“For too long, the state’s prison system has been a revolving doorr for lower-level offenders and parole violators who are released within months,” Brown said in a news release. “Cycling these offenders through state prisons wastes money, aggravates crowded conditions, thwarts rehabilitation and impedes local law enforcement supervision.

Sounds dandy. Unfortunately, however, the county jails have even less in the way of rehabilitation and other programs than the California prisons, so this bill is going to help our recidivism rate how exactly?

We need sentencing reform if we want to reduce CA’s prison population.


Here’s a relevant clip from the Forbes report:

…Republican governors and lawmakers pushed for many of the policies that put low-level drug offenders and nonviolent felons behind bars and extended sentences for many convicted criminals. But with the GOP in control of more financially strapped state governments, a growing number of Republican elected officials favor a review of the sentencing laws that contributed to a fourfold increase in prison costs over two decades.

The total cost of incarcerating state inmates swelled from $12 billion in 1988 to more than $50 billion by 2008.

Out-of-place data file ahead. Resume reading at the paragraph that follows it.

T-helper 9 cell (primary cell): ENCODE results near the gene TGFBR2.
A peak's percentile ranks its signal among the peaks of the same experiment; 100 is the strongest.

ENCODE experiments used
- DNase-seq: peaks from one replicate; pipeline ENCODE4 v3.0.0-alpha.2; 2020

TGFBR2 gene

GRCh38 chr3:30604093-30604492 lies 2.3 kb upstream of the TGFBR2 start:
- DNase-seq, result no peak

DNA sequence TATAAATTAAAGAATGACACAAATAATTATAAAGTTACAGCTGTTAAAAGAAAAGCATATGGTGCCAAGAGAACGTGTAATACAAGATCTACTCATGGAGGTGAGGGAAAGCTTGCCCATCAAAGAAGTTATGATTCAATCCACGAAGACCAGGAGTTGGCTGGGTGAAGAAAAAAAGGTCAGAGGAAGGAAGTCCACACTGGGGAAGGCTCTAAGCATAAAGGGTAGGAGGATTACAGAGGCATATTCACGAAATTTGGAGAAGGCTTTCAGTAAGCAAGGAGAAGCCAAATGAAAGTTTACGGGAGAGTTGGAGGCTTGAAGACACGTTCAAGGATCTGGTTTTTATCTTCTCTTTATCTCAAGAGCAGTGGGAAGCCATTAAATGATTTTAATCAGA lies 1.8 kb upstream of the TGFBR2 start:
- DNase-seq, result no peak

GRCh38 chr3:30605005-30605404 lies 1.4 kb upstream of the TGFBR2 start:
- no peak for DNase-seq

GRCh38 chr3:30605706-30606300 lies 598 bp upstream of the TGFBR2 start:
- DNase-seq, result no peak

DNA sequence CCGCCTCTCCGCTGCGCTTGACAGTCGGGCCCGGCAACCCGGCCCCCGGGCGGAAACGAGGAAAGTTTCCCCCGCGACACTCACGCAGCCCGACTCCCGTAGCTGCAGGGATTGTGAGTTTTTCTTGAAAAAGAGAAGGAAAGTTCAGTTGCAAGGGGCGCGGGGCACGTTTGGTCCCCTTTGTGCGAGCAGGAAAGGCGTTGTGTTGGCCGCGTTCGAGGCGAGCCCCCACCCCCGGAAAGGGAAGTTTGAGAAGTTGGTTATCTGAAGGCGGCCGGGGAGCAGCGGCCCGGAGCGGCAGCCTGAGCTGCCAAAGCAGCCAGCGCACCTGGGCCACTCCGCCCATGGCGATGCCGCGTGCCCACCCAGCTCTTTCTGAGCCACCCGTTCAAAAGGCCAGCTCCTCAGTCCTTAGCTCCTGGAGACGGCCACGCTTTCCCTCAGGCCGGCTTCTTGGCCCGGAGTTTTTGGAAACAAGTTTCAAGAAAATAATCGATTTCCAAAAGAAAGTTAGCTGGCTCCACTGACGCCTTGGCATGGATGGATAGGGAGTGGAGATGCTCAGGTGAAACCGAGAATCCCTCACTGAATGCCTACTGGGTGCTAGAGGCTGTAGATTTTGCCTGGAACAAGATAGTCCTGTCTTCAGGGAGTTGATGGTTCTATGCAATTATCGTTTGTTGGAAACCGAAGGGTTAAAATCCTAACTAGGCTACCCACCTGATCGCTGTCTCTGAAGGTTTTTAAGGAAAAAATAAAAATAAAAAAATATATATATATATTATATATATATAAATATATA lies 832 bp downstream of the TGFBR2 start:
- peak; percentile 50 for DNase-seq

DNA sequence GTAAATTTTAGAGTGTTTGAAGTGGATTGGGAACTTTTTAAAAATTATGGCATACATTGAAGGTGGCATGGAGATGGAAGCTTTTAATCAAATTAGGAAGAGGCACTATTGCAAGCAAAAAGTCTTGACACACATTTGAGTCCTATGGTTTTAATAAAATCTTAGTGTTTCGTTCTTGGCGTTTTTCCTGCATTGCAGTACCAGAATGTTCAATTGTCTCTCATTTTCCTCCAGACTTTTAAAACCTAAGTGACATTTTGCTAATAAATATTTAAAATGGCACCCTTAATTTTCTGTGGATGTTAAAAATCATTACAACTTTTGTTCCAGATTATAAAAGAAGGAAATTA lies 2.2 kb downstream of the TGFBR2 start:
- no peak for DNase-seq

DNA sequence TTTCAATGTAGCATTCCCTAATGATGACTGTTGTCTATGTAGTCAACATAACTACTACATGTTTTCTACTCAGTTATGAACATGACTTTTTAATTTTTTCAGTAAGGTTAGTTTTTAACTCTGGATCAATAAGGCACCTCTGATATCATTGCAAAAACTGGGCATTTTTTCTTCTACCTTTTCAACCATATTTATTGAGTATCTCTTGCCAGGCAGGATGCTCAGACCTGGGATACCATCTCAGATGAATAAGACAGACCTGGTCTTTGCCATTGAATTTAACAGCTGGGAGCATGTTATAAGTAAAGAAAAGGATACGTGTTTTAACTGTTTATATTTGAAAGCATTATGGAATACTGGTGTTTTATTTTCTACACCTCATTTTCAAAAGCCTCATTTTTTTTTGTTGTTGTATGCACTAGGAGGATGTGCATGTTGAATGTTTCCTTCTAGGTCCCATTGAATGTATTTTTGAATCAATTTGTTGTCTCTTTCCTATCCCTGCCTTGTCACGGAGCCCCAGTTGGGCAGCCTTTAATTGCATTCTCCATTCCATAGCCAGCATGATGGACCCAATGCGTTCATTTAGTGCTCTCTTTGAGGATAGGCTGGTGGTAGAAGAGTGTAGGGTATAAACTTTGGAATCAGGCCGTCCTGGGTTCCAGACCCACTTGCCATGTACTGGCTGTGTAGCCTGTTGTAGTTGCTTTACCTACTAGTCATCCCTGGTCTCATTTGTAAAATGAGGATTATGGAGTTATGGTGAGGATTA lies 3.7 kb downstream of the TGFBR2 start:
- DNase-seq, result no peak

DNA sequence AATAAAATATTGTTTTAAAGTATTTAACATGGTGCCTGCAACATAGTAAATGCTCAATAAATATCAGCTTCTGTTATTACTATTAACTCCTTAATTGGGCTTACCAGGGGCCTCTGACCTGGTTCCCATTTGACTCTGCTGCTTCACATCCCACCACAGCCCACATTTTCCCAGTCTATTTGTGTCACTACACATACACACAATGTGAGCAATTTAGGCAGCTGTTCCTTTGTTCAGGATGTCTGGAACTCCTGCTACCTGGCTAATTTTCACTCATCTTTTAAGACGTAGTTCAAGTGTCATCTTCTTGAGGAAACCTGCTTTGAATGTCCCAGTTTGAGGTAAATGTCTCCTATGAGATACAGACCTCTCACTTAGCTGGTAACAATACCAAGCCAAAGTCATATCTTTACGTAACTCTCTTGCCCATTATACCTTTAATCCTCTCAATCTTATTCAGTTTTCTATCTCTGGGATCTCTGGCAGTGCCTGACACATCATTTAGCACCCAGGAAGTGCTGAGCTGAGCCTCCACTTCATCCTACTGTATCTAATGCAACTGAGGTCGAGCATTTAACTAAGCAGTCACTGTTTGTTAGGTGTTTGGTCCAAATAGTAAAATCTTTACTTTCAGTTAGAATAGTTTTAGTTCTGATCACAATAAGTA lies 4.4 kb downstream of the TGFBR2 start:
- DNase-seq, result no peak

Newly elected Republican governors in Florida and Georgia are among those pushing sentencing reforms. Brent Steele, a Republican state senator in Indiana, concedes that lawmakers share the blame for driving up state prison costs in recent years. High-profile crimes prompt lawmakers and governors to adopt ever-tougher criminal sentencing, such as three-strikes laws that impose minimum mandatory sentences for those convicted of a third felony, no matter the offense.

“But with that eventually comes the time when we run out of prison space,” said Steele, who is sponsoring a criminal justice overhaul in his state, prompted by budget concerns. “So what do you do? You concentrate on incarcerating those we’re afraid of and not those we’re just mad at.”

I want that last sentence on refrigerator magnets so we can give ‘em out in Sac’to.

Once again, in California, we not only cannot persuade our Republican lawmakers to go along with sentencing reform—we can’t get the Dems show a little spine on the topic either.

(Dear Georgia and Florida Repubs, can’t you talk sense to these people? Seriously. It would mean a lot to us.)

Posted in Free Speech, Freedom of Information, prison, prison policy, Sentencing, Supreme Court | No Comments »